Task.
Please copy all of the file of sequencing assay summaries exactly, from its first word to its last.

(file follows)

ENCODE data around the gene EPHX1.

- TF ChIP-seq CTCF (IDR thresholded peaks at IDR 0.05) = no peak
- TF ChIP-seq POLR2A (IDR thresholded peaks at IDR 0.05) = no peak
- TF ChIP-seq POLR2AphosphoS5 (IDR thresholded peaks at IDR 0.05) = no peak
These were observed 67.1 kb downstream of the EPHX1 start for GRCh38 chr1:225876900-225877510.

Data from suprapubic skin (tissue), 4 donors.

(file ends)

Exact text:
ENCODE data around the gene EPHX1.

- TF ChIP-seq CTCF (IDR thresholded peaks at IDR 0.05) = no peak
- TF ChIP-seq POLR2A (IDR thresholded peaks at IDR 0.05) = no peak
- TF ChIP-seq POLR2AphosphoS5 (IDR thresholded peaks at IDR 0.05) = no peak
These were observed 67.1 kb downstream of the EPHX1 start for GRCh38 chr1:225876900-225877510.

Data from suprapubic skin (tissue), 4 donors.